In the last decade, genetic testing for cancer has become increasingly common. As more specific genetic variants are identified through testing, they need to be classified as to how they can affect a person's health. The BRCA Exchange is a free online resource that aims to improve interpretation of genetic testing for breast and ovarian cancer by organizing and providing information about BRCA1 and BRCA2 gene variants. The information is accessible to anyone via the BRCA Exchange website or the smartphone app.
Certain variations in BRCA1/BRCA2 genes can increase a person's risk for developing breast and ovarian cancer as well as other cancers, while other variants do not. Unfortunately, the clinical significance of nearly 40% of BRCA1/BRCA2 variants is still unknown. Creators of the BRCA Exchange hope to increase our knowledge of such variants by collecting existing BRCA1/BRCA2 data from clinicians and researchers worldwide and employing a panel of experts to interpret their clinical significance.
About 3% of breast cancers and 10% of ovarian cancers are due to a disease-causing variant in the BRCA1 or BRCA2 gene. For women with these variants, their lifetime risk of developing breast cancer can be as high as 72%, compared to a lifetime risk of about 12% for all women in the general population. Depending on which disease-causing variant(s) a woman has, her lifetime risk of developing ovarian cancer ranges from 17% to 44%, compared to a lifetime risk of about 1% for all women in the general population.
For men with a disease-causing BRCA1/BRCA2 variant, there is an increased risk of breast cancer and prostate cancer. Men and women with disease-causing BRCA variants are also at increased risk of pancreatic cancer.
While BRCA testing is not recommended for the general population, an individual with a personal or family history that suggests the possibility of the presence of a disease-causing BRCA1/BRCA2 variant may choose to undergo testing. The BRCA Exchange has the potential to impact the lives of many people—especially those with a BRCA1/BRCA2 variant of uncertain clinical significance as scientists are able to classify and share information on these variants. The resource allows healthcare practitioners to review the latest expert classifications of BRCA1/BRCA2 variants, so they can advise their patients on questions about cancer prevention, screening, and interventions.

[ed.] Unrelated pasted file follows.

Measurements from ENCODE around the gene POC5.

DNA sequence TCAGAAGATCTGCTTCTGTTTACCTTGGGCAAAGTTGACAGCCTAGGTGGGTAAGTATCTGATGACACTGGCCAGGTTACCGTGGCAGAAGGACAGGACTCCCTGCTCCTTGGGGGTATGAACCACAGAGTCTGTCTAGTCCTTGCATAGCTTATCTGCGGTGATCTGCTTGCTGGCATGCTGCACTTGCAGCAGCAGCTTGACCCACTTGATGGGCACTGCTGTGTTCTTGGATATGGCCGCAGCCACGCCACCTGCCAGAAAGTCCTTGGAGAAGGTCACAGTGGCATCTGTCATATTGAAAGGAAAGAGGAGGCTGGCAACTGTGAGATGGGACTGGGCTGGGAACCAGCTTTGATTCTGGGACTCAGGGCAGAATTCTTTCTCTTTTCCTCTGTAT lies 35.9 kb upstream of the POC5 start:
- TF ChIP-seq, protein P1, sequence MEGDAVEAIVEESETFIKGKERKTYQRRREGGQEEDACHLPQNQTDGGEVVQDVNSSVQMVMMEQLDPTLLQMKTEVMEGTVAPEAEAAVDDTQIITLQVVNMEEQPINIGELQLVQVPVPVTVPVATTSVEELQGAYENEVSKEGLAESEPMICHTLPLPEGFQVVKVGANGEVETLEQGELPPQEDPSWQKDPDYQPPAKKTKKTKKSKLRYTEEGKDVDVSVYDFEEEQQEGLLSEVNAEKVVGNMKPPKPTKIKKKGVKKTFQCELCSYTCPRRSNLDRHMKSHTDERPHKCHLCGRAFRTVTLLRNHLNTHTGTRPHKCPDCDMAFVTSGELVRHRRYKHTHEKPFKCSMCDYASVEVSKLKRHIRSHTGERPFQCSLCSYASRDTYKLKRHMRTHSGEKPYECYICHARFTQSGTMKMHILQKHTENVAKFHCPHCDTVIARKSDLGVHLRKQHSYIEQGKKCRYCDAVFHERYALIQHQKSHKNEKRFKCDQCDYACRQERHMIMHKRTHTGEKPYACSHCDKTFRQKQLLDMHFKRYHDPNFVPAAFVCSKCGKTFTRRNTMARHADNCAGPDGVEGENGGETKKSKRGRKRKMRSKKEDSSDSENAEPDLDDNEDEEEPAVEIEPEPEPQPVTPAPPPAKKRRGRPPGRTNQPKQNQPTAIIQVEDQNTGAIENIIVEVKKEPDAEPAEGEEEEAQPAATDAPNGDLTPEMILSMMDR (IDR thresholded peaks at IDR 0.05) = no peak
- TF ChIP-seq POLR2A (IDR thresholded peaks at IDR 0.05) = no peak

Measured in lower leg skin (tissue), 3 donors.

In 2014, the Global Alliance for Genomics and Health (GA4GH) met to discuss the urgent need to expand gene-variant identification and clinical interpretation. Out of this meeting, the five-year BRCA Challenge was created to enhance the collection and sharing of BRCA1/BRCA2 variant data. This led to the recent launch of the BRCA Exchange repository. The BRCA Exchange aims to improve and promote the sharing of BRCA1/BRCA2 variant data, funded in part by the National Institutes of Health's National Cancer Institute and through the Cancer Moonshot initiative. A paper detailing the development of the BRCA Exchange was published on December 26, 2018 in the journal PLOS Genetics.
As of January 2019, the BRCA Exchange has cataloged nearly 21,700 BRCA1/BRCA2 variants from research and healthcare databases from 32 countries around the world. This included the Breast Cancer Information Core, ClinVar, and the Leiden Open Variation Database, as well as public population databases and information submitted by clinicians, laboratories, and researchers.
The BRCA Exchange employs an international expert panel called the Evidence-based Network for the Interpretation of Germline Mutant Alleles (ENIGMA) to classify these BRCA1/BRCA2 variants using information from its global database. Variants are classified as "Benign/little clinical significance," "Likely benign," "Not yet reviewed," "Uncertain significance," "Likely Pathogenic" or "Pathogenic." Of the 7,256 variants ENIGMA has already classified, it identified about 4,829 variants as known causes of increased risk of breast or ovarian cancer (pathogenic).
Creators of the BRCA Exchange recognize that sharing their repository and data analyses with the public could lead to misinterpretation of genetic testing results. To reduce the risk of this, they emphasize that a patient's genetic testing results should always be interpreted with the help of a genetic counselor and/or other healthcare professionals.
To further ensure the accurate and safe use of their data, the BRCA Exchange plans to develop tools that would make their data more meaningful and useful to patients and patient advocates. They are also preparing materials specifically for genetic counselors, healthcare providers, and patient advocates.
People who use direct-to-consumer (DTC) genetic testing services may be tested for only a few, specific BRCA variants and receive their results directly. These individuals are encouraged to share their report with their healthcare practitioner and talk about their results. Their results will likely need to be confirmed by a clinical laboratory. BRCA Exchange uses select public databases (such as ClinVar) as sources of information on all known BRCA variants. Consumer genetic test results are not likely to be automatically included in this resource.
In addition to providing a resource for BRCA1/BRCA2 gene variant information, the BRCA Exchange shows how a global effort involving hundreds of organizations can come together to create a comprehensive, shared database—an infrastructure model that could be used to create similar databases for other diseases with strong genetic components.